College commotion draws a tear to the eye of Heidi Blake
If you passed along the Vanbrugh Walkway on Friday afternoon, you will have noticed something of a commotion. Chanting and carousing in the drizzling rain was a motley crowd of discontented residents, in various states of undress, making colourful protest against the imminent conversion of their laundry facility into yet more office space.
There was a genuine air of camaraderie among the protesters. People danced under the gun-metal sky as crackling loudspeakers blared such crowd-rousing anthems as ‘Children of the Revolution’, amidst shouts of “we want a laundry, not another office!” and “help us, we want to be clean!” A large banner read “Business First, Conference Park Second, Students Third”. Protesters wore white boiler suits, emblazoned with slogans; one, who turned up in skimpy underpants, touted a sign that read ‘I will not change my boxers until Vanbrugh reopens our laundry”. A small brown pantomime horse even bobbed in the fray.
JCRC Chair Mickey Masefield’s impassioned address on the subjugation of student needs to corporate greed met with wild cheers and applause. In the fever of excitement that followed, one diffident, bespectacled chap, presumably on his way to Computer Science, looked horrified when a semi-naked war-paint wearing youth clasped his arm, got down on one knee and begged “please sir – you have to help us save our laundry!”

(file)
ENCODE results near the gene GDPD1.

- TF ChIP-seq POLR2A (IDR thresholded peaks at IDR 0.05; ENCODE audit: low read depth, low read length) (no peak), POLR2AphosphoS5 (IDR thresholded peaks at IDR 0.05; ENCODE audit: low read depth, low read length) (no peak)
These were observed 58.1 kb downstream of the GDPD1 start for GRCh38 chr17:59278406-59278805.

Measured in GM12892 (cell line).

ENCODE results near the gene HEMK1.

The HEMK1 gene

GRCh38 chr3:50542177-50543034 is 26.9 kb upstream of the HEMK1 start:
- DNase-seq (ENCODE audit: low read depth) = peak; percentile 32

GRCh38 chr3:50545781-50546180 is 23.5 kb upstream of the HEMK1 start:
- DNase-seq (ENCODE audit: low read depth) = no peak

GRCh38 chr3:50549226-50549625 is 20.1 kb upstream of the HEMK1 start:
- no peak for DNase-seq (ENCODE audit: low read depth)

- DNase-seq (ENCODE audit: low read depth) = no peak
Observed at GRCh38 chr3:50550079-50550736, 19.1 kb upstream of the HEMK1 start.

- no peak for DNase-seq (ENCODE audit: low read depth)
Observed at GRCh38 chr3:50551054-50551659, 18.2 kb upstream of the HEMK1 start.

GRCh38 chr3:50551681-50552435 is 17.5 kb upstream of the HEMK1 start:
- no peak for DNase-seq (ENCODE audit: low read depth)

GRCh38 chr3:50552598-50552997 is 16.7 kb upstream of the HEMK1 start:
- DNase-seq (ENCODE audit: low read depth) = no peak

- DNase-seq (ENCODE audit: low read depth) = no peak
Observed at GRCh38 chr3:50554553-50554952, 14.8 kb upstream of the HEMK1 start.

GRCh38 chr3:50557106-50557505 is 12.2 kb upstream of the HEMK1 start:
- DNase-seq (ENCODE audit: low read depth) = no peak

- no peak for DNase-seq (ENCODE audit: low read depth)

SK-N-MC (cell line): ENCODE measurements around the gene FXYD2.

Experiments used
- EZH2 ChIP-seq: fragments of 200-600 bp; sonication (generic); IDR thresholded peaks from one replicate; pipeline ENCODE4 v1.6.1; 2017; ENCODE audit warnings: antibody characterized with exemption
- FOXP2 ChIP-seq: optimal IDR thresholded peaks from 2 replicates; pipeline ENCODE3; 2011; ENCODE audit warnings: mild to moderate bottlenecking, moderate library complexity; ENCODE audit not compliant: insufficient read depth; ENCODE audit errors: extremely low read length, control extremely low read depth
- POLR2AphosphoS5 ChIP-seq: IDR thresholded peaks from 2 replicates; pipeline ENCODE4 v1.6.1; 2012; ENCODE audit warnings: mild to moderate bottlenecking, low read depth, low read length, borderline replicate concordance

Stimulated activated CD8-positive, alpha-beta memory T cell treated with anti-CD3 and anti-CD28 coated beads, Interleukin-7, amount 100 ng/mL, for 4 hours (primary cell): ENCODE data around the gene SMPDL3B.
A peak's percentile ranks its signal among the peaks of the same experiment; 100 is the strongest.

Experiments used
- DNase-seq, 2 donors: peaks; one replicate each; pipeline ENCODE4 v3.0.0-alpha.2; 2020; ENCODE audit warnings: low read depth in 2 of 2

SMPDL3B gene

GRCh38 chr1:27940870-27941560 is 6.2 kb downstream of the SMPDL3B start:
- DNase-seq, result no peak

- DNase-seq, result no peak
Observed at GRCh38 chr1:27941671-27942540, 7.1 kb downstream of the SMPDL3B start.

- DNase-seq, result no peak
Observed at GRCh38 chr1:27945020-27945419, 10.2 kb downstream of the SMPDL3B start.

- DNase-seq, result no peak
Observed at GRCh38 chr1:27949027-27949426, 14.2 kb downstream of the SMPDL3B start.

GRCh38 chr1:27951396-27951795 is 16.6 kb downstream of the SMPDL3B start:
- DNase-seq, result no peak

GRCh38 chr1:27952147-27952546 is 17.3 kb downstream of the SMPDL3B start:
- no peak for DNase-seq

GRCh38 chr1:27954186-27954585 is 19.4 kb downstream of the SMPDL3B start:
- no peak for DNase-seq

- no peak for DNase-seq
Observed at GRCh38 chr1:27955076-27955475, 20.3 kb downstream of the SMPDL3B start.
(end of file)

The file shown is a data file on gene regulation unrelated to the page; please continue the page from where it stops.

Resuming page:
Standing in the midst of the throng, one felt validated as a political being. The infectious thrill of activism abounded – if I’d closed my eyes I might have been at Greenham Common in the seventies, or marching on London against the war. But within an hour, the crowds had dispersed; the music had stopped, the banners were gone and nothing but a few trampled fliers gave evidence to the afternoon’s events.
The Provost of Vanbrugh, presumably in a state of panic at the uncouth behaviour of his vulgarian subjects, had intervened, overruled the Facilities Manager, and assured residents that their laundry would be kept open until the end of February, when another review would take place. Naturally, he insisted that this volte-face had nothing remotely to do with the afternoon’s protest.
But take heed – malcontents unite! In the consumer-driven corporate frenzy that is the twenty-first century, where even institutions of learning bow to mammon and place the demands of enterprise above those of education, it is possible to make your voice heard. So much for student apathy. Turn up in boxers, holler and scream, revel and carouse – in short, do whatever is necessary to hold your institution to account. If nothing else, what Friday’s events irrefutably prove is that it is worth kicking up a fuss to ensure that justice is done.